Cover -- Copyright -- Table of Contents -- About the Author -- Preface -- Introduction -- part one the psychology of posing -- 1. Confidence -- 2. Basic Dos and Don'ts -- Prior to the Session -- During the Session -- After the Session -- 3. Goals -- Goals for Posed Portraits -- Masculine or Feminine -- Active Poses -- part two the mechanics of posing -- 4. Posing From the Ground Up -- There's No "Standard" Subject -- What to Show, What to Hide -- Comfortable, Balanced Poses -- 5. Diagonals, Triangles, and Balance -- 6. Key Posing Points -- Feet -- Hands -- Eyes -- 7. Key Posing Lines -- Posing Line Exercise -- 8. Key Posing Planes -- The Head/Facial Plane -- The Body Plane -- Poses That ell -- Top-Five Female Poses -- Top-Five Male Poses -- Top-Five Poses for Couples -- 9. Corrective Posing -- Weight -- Specific Individual Features -- 10. Finishing Touches -- Expression -- Mood -- Style -- 11. Posing Tools -- What to Look For -- Popular Options -- Evaluate and Expand Your Tools -- 12. Activity-Based Posing -- Consultations -- Natural, But Better -- Practice and Preparation -- 13. Posing for Sales and Efficiency -- Shoot in Series -- Building Up and Breaking Down -- Using the "Right" Poses -- Posing for Varied Tastes and Preferences -- Scenic Portraits -- 14. Posing on Location -- Light Sources -- The Background -- Working with Existing Posing Elements -- 15. Other Posing Challenges -- Clients' Ideas -- Clothing -- Hairstyles -- Posing with Vehicles, Large Animals, Props, Etc. -- The Business Portrait -- part three posing in practice -- 16. children -- 17. High-School Seniors -- 18. Men -- 19. Women -- 20. Brides, Grooms, and Weddings -- 21. Models -- 22. Couples -- 23. Families -- 24. Teams, Groups, and Events -- 25. Pets -- Index -- Back Cover.Photographers are guided through every aspect of posingbeginning with the consultation and continuing with specific tips for posing children, high school seniors, wedding parties, families, events, teams, groups, and petsin this comprehensive manual. Maintaining that good posing is 80 percent mental and only 20 percent technical, this guide stresses the importance of communication between photographer and subject to creating a portrait that not only captures the subject's personality but also makes the subject comfortable, fostering repeat business.Description based on publisher supplied metadata and other sources.Electronic reproduction. Ann Arbor, Michigan : ProQuest Ebook Central, 2017. Available via World Wide Web. Access may be limited to ProQuest Ebook Central affiliated libraries.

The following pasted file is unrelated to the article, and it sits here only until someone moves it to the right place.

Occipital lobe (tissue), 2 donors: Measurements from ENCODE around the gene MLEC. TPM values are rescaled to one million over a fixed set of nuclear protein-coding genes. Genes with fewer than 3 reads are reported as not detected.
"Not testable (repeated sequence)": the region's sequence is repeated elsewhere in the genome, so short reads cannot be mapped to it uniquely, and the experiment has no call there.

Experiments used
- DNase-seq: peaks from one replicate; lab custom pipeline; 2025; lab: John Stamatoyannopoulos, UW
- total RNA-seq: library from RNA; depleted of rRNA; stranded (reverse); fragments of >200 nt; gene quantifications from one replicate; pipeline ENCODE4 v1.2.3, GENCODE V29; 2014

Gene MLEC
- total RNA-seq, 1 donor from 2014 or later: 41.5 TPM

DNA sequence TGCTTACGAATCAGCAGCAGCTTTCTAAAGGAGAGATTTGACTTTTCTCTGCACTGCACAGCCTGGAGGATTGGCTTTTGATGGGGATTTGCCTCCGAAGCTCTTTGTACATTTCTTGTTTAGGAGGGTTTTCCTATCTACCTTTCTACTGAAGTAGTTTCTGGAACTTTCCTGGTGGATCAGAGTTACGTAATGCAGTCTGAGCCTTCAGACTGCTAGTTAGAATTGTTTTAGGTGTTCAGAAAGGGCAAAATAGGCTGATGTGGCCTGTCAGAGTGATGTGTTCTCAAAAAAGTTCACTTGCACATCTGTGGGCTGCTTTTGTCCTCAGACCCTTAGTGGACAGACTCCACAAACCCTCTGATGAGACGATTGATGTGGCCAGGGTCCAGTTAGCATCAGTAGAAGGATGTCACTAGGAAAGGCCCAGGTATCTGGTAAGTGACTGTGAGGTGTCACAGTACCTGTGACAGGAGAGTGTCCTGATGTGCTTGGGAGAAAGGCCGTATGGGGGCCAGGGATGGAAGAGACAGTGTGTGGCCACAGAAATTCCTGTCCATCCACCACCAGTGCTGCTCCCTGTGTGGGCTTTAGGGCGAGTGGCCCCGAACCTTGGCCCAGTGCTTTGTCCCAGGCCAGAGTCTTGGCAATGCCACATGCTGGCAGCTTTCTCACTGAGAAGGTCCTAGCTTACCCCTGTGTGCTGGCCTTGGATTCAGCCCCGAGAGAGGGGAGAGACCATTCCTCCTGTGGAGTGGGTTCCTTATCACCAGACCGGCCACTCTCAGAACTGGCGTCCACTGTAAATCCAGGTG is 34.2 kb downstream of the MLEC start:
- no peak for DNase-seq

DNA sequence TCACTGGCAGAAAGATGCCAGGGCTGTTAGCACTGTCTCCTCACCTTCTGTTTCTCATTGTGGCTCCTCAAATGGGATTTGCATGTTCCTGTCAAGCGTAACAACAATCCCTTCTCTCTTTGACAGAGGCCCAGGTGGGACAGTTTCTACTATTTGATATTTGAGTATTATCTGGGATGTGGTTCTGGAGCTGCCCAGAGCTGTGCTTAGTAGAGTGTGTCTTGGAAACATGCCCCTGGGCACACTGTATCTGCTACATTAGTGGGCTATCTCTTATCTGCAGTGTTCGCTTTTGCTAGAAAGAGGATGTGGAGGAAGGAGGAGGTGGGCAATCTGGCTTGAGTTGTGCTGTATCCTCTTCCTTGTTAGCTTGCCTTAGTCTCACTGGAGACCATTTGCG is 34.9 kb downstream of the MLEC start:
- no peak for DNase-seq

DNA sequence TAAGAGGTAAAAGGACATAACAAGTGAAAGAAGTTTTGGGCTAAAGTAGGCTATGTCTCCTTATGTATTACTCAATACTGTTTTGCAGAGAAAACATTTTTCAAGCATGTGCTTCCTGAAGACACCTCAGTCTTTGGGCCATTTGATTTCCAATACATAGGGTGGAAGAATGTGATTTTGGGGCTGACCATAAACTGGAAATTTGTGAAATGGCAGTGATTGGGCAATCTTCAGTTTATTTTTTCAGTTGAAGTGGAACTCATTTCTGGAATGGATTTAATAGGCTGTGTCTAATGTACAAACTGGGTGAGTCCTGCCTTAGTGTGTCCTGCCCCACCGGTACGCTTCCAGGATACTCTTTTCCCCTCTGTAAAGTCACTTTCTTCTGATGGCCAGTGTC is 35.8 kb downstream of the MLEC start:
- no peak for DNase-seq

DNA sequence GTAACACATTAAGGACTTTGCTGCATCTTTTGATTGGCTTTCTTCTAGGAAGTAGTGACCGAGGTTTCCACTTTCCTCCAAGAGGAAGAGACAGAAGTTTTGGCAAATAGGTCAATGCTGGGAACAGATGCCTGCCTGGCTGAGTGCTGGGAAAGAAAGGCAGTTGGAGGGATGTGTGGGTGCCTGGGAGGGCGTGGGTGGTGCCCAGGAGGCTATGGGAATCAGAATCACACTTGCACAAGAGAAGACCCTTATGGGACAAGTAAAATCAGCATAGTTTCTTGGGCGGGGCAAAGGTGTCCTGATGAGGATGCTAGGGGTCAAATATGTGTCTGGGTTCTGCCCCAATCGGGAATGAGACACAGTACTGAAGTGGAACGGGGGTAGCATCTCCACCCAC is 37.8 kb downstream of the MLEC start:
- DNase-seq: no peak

Subjects: Electronic books.; Portrait photography--Posing--Handbooks, manuals, etc.;
On-line resources: CGCC online access;
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Essentials of the California Verbal Learning Test : CVLT-C, CVLT-2, and CVLT3. by Farrer, Thomas J.; Drozdick, Lisa W.;
Cover -- Title Page -- Copyright -- Contents -- One Overview -- Introduction -- History and Development -- Overview and Organization of the CVLT-C -- Overview and Organization of the CVLT-II -- Overview and Organization of the CVLT3 -- Theoretical Foundation -- Processes of Memory -- Performance Validity -- Research Foundation -- Standardization and Psychometric Properties -- Comprehensive References on Test -- A Note on CVLT Nomenclature -- Two How to Administer the CVLT-C, CVLT‐II, and CVLT3 -- Appropriate Testing Conditions -- Testing Environment -- Testing Materials -- Trial Administration Sequence -- Administering CVLT‐II or CVLT3 Short Form -- Administering CVLT VIA Telepractice -- Developing Rapport with Examinees -- Establishing Rapport -- Maintaining Rapport -- Testing Individuals with Special Needs -- Testing Older Adults -- Rulesl Of Administration -- Recording Responses -- Querying, Prompting, and Repeating -- Specific Trial Administration Guidelines -- Learning Trials (All CVLT Editions and Forms) -- Interference Trial: List B (CVLT‐II and CVLT3 Standard and Alternate Forms, CVLT‐C) -- 30‐Second Distractor Task (CVLT‐II Short Form, CVLT3 Brief Form) -- Short‐Delay Free Recall (All Forms) -- Short‐Delay Cued Recall (CVLT‐II and CVLT3 Standard and Alternate Forms, CVLT‐C) -- Delay (All Forms) -- Long‐Delay Free Recall (All Forms) -- Long‐Delay Cued Recall (All Forms) -- Long‐Delay Yes/No Recognition (All Forms) -- Long‐Delay Forced‐Choice Recognition (All Forms of the CVLT‐II and CVLT3) -- Three How to Score the CVLT‐C, CVLT‐II, and CVLT3 -- Classifying Responses on Recall Trials -- Correct Responses -- Repetitions (Perseverations on CVLT‐C) -- Intrusions -- Deriving Primary Raw Scores -- Primary Recall Measures -- Primary Recognition Measures -- Deriving Standardized Scores for Primary Measures -- Deriving CVLT Process Scores.Learning Characteristics -- Recall Error Measures -- Contrast Measures -- Forced‐Choice Recognition Measures (CVLT‐II and CVLT3) -- Additional Scores -- Computer Scoring Procedures -- Four Interpretation of the CVLT -- Factors That Affect Interpretation -- Understanding Scores from the CVLT -- Interpretation of CVLT Primary Scores -- Trial 1 Total Correct -- Trials 1-5 Total Correct -- Interference Trial: List B (Standard and Alternate Forms Only) -- Short‐Delay Recall -- Long‐Delay Recall -- Yes/No Recognition -- Learning Characteristics -- Clustering -- Learning Slope -- Recall Order Effects -- Recall Consistency -- Trials 2-5 Total Correct -- Recall Errors -- Repetitions and Perseverations -- Intrusions -- Performance Validity (CVLT‐II and CVLT3) -- Five Strengths and Weaknesses of CVLT -- CVLT Strengths and Weaknesses -- Strengths and Weaknesses of the CVLT‐C -- Strengths and Weaknesses of the CVLT‐II -- Strengths and Weaknesses of the CVLT3 -- Six CVLT Performance in Clinical Populations -- CVLT‐II and CVLT3 in Clinical Populations -- Memory Decline -- Memory Change Due to Injury to the Central Nervous System -- Psychiatric Disorders and Memory -- CVLT‐C in Clinical Populations -- School‐Based Assessments -- Healthcare‐Based Assessments -- Seven Illustrative Case Reports -- Case 1 (S.R.)-Typical Memory -- Case 2 (D. B.)-Probable Alzheimer's Disease -- Case 3 (J. L.)-Parkinson's Disease -- Case 4 (N.C.)-Multiple Sclerosis -- Case 5 (G. G.)-Mild Traumatic Brain Injury: Pediatric Case -- Conclusion -- References -- Author Index -- Subject Index -- EULA.Description based on publisher supplied metadata and other sources.